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LeBron slams U.S. gun law

LAS VEGAS, NV - DECEMBER 6: LeBron James #23 of the Los Angeles Lakers talks to the media during the In-Season Tournament Press Conference on December 6, 2023 at T-Mobile Arena in Las Vegas, Nevada. NBAE David Becker/NBAE via Getty Images/AFP (Photo by David Becker / NBAE / Getty Images / Getty Images via AFP)

LAS VEGAS (AFP) — LeBron James called for tougher United States gun laws on Wednesday after a shooting at a Las Vegas college campus left three people dead as the Nevada city prepared to host the National Basketball Association’s in-season tournament finale.

James, who has been an outspoken advocate for tighter gun control legislation over the years, was speaking after arriving in the gambling hub for the Los Angeles Lakers’ semifinal clash with the New Orleans Pelicans on Thursday.

The 38-year-old superstar spoke to reporters just hours after a gunman killed three people and left one critically injured in a shooting at the University of Nevada, Las Vegas earlier Wednesday.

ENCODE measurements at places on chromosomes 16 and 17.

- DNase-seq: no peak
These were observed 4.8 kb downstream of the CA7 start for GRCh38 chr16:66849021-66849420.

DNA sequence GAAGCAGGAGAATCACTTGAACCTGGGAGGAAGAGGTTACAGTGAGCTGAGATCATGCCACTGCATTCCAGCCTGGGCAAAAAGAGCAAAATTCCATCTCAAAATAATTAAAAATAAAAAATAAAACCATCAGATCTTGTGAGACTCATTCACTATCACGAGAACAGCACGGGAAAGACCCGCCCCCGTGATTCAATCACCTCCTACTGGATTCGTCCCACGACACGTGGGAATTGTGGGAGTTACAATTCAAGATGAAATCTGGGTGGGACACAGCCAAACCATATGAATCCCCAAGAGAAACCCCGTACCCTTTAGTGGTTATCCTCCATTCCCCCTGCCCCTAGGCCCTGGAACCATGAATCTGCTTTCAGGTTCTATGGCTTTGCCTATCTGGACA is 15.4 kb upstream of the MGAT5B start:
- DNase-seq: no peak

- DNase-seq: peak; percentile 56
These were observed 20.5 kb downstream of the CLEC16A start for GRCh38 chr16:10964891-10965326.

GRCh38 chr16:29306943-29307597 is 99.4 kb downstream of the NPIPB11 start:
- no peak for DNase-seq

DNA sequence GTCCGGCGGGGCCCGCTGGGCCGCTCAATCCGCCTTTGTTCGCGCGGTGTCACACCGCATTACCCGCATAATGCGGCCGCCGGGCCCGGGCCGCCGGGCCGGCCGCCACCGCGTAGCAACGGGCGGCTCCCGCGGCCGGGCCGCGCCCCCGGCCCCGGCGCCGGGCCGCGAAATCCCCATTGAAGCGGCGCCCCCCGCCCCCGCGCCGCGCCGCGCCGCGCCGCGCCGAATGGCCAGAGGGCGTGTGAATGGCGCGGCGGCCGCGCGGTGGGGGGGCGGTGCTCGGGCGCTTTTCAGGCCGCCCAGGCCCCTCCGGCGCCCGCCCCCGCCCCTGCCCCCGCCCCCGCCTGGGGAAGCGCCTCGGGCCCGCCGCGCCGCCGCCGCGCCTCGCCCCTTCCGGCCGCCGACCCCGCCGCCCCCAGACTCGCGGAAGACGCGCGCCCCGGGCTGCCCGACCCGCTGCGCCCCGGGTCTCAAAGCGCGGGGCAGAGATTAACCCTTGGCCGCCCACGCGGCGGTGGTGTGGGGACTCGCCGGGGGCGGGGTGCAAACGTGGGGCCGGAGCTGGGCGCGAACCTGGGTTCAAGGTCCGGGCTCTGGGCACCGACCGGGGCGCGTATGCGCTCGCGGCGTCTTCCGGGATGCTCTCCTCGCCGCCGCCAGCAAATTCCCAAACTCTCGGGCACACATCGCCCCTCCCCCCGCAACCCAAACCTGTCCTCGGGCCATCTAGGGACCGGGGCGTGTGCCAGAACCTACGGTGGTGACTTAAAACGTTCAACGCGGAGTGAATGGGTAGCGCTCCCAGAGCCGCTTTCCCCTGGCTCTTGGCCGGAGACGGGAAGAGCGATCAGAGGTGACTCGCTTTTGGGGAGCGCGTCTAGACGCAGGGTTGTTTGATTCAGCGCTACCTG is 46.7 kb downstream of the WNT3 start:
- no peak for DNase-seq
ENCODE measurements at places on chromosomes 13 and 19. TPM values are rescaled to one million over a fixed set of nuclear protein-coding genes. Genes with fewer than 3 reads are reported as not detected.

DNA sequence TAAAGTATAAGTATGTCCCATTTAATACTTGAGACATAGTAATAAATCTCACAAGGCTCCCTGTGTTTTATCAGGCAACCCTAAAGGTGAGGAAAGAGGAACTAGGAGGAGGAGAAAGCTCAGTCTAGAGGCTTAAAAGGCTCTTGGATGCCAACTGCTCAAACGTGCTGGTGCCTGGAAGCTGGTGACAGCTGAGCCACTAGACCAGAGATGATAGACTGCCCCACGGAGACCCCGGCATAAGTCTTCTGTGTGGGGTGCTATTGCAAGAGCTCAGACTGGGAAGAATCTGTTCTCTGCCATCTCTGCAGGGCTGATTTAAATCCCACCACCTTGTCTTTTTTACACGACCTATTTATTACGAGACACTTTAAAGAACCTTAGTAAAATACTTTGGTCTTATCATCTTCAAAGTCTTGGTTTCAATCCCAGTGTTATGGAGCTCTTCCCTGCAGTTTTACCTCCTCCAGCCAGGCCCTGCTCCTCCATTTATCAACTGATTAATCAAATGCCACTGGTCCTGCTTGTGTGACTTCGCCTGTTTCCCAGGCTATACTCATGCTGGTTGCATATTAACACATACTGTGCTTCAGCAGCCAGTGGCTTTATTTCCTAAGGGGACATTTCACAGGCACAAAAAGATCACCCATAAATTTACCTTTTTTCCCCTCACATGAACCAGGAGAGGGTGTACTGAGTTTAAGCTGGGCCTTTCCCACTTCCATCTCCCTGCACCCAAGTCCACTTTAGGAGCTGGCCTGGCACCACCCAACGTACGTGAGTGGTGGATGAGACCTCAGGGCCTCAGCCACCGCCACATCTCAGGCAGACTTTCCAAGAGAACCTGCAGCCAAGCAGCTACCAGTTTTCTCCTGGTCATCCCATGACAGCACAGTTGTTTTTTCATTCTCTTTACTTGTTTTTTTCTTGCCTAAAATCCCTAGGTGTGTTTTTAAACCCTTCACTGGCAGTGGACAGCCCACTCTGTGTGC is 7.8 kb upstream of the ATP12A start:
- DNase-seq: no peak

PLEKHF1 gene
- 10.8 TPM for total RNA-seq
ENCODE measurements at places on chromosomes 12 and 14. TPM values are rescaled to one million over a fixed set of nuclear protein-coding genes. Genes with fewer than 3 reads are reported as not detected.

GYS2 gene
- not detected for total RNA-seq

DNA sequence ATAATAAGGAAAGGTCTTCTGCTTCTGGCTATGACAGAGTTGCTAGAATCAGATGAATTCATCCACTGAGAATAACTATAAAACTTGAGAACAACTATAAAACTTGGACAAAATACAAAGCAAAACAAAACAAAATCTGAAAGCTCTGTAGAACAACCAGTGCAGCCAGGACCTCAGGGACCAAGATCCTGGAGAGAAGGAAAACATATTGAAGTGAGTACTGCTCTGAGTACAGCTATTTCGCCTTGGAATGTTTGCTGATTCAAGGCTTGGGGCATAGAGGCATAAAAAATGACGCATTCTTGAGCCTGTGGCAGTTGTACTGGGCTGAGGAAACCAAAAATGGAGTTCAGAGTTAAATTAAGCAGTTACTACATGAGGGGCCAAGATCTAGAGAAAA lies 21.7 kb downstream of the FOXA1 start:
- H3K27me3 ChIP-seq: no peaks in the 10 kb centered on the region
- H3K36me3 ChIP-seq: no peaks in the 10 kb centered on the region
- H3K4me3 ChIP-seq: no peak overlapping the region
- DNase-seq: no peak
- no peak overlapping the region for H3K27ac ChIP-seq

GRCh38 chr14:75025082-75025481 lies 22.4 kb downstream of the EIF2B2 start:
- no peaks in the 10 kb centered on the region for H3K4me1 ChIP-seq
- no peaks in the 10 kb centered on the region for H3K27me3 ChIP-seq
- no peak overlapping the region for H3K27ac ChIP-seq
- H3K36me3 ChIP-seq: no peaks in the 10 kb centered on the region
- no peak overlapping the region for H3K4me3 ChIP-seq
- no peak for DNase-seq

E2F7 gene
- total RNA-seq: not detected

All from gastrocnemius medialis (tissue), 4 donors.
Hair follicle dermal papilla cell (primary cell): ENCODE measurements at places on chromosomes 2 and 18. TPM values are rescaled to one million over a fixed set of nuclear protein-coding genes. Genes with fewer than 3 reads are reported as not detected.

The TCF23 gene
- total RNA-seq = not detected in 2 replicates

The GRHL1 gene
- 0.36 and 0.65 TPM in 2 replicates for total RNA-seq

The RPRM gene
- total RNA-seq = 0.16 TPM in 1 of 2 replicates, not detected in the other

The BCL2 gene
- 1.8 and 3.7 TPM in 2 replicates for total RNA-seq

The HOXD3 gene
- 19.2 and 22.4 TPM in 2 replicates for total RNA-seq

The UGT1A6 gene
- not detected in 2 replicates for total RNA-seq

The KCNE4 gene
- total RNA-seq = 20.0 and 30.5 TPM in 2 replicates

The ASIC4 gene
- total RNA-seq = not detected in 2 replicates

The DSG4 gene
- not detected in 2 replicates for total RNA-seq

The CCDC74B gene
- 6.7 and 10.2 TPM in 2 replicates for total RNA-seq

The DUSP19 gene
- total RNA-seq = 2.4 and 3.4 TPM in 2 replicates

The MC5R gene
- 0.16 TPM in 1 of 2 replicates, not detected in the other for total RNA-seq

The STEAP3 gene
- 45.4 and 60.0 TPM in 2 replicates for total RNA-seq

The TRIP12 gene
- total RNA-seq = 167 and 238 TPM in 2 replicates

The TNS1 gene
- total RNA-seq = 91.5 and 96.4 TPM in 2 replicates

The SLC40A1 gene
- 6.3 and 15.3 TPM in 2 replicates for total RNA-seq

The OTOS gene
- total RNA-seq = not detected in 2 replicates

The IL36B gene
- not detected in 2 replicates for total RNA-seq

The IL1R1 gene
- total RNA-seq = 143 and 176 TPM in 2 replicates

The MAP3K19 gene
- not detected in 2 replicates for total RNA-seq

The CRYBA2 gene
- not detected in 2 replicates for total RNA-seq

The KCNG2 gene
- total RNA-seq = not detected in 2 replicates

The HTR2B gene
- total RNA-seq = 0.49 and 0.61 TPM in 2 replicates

“First of all, my condolences go to the families that lost loved ones, families and friends and everything,” James said.

“It just goes back to what I said before about guns in America. I think it’s such a longer conversation, but we keep dealing with the same story, this same conversation everybody single time it happens, and it just continues to happen.”

“The ability to get a gun, the ability to do these things over and over and over, and there’s been no change, is literally ridiculous.”

“It makes no sense that we continue to lose innocent lives, on campuses, schools, at shopping markets and movie theaters.”

“It’s ridiculous. The fact that we haven’t changed anything — it’s actually been easier to be able to own a firearm. It’s stupid.”

James had frequently waded into the US gun control debate over the years, notably after the 2018 shooting at a bar in Thousand Oaks, California, that left 12 people dead.

James also issued a rallying cry against gun violence and racial injustice at the 2016 ESPY Awards, urging fellow players to educate themselves and help strengthen communities.

“We all have to do better,” James said at the time.

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